Ocean Research Expedition
Arctic Norway, 2022
Historically, women and gender diverse individuals have been systematically excluded from participating in political, scientific, and exploration processes.
In response, a group of trailblazing women, non-binary individuals, and two-spirit people came together for the Sea Women's Ocean Research Expedition aboard the MV Vestland Explorer.
Their goal was to study the interlocking themes of gender, ocean sustainability, loss of biodiversity, and climate change in the Arctic. By bringing together traditional knowledge, scientific research, and the arts, the team approached challenges from multiple perspectives, ultimately leading to a deeper understanding of the complex issues they encountered.
During the expedition, we started each morning by collecting a few water samples for the eDNA project, before beginning the search for orcas and whales.
Kathy, an environmental and marine advocate who protects sharks through responsible ecotourism in Singapore, could be found up on the captain's deck, keeping a lookout for these magnificent creatures. As the Science Communicator for the expedition, Kathy was instrumental in making science more accessible to a wider audience.
The expedition had a distinct focus on STEAM, which combined the worlds of art and science.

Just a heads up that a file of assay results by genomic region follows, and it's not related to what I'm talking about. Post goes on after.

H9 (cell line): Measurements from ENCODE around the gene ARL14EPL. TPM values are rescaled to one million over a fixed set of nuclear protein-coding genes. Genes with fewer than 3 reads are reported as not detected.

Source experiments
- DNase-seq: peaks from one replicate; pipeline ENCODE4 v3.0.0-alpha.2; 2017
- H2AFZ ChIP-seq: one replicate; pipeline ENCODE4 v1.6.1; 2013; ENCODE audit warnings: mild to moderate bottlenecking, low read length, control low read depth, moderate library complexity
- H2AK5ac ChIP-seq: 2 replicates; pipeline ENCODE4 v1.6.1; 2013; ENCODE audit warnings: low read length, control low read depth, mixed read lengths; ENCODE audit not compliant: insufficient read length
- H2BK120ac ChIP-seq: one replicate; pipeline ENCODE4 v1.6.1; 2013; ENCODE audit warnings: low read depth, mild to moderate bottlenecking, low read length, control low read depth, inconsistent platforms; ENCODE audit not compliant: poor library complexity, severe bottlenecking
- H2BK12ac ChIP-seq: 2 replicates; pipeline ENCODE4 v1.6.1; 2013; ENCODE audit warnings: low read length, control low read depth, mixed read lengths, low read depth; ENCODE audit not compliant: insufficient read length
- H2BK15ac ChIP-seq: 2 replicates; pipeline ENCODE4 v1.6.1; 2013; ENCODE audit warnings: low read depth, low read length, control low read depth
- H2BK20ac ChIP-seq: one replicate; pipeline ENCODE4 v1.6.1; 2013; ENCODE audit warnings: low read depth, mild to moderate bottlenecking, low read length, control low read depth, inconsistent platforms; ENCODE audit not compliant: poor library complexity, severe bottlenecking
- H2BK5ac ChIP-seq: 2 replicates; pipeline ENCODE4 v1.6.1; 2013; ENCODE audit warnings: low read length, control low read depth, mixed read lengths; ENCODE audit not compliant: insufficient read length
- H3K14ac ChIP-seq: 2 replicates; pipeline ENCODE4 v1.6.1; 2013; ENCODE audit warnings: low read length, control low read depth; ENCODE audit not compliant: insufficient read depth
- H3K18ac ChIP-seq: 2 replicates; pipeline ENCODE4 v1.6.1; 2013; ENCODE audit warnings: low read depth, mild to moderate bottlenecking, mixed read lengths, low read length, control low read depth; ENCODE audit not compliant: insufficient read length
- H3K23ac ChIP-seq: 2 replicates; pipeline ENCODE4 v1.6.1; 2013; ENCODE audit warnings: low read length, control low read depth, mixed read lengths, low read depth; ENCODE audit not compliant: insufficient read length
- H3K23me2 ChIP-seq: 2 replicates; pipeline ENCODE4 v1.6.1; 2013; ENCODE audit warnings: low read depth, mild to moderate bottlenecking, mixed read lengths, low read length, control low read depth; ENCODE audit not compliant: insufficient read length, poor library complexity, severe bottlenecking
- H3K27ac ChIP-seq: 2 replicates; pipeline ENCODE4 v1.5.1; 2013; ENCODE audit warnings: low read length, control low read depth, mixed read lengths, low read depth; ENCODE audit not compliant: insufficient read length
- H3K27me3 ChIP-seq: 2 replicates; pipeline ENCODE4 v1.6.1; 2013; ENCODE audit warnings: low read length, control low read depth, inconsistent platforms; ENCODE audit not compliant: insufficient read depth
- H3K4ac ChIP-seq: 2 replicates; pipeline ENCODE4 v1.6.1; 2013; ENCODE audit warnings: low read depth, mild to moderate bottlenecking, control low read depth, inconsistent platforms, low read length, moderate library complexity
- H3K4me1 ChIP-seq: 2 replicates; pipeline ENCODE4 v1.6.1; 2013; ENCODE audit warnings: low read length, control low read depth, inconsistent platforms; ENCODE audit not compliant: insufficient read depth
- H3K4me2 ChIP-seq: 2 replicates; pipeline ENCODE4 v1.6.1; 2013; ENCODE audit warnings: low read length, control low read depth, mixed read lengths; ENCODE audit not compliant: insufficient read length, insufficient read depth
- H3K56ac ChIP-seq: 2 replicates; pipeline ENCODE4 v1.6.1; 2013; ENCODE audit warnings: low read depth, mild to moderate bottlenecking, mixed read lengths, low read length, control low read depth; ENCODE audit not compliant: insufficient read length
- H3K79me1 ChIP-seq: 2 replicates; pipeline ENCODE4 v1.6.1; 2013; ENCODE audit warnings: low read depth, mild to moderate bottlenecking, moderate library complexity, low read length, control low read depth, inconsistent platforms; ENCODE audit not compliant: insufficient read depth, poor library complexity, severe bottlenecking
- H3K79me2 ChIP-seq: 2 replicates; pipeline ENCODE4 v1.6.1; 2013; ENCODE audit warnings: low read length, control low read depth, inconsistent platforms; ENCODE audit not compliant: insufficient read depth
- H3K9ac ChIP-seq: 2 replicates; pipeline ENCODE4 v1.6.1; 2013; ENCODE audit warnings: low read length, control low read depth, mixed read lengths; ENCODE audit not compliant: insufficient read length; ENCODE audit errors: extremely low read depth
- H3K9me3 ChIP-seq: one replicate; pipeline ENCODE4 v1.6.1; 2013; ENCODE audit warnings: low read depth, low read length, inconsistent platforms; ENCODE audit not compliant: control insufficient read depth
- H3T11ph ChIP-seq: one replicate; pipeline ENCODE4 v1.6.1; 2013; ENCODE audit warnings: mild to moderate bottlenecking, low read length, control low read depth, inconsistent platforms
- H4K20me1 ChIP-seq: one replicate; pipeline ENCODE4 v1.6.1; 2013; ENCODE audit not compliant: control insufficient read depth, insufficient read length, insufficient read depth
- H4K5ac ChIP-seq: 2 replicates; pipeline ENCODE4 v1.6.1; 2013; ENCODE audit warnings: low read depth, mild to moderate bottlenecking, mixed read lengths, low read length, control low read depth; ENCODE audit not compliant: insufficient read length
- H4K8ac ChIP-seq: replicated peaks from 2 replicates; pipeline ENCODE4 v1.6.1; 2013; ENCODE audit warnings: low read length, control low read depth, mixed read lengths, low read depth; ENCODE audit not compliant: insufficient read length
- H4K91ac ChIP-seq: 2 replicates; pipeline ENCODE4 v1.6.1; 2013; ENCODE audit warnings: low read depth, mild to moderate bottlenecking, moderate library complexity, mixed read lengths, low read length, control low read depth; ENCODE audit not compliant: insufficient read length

Arita Baaijens (above) and Lien De Ruyck led the art project, which was centered on storytelling and deep mapping. Deep mapping involves documenting not only the visible features of a landscape but also intangible elements, such as emotions, memories, and events associated with the area.
This practice enabled us to see and experience the place from a multifaceted perspective.
The eDNA project was conducted to examine the species composition of the local marine habitat. To achieve this, seawater samples were collected, and DNA was extracted and sequenced.
By analyzing this DNA, we will be able to identify the various species that can be found in the area, including small organisms and marine mammals. The results of this study will be used to create a comprehensive database, which will help us better understand how these environments may change over time.
As Dr. Wing pointed out, understanding the various species in an ecosystem is the first step to conservation efforts. The information gathered through this project will be invaluable in informing the health of the marine habitat we explored during the Sea Women's Ocean Research Expedition.
The language of science can often be inaccessible, leaving many feeling disconnected from the latest research. Communicating scientific studies in an approachable way was a top priority for the Sea Women's Ocean Research Expedition. During the trip, Susan R. Eaton, Leslie Anne St. Amour, Alicia Bruzos, and Dr Wing Chan (left to right) took the time to explain our work in the Arctic to a group of elementary school children, highlighting the importance of our research and the potential impact it could have on the environment.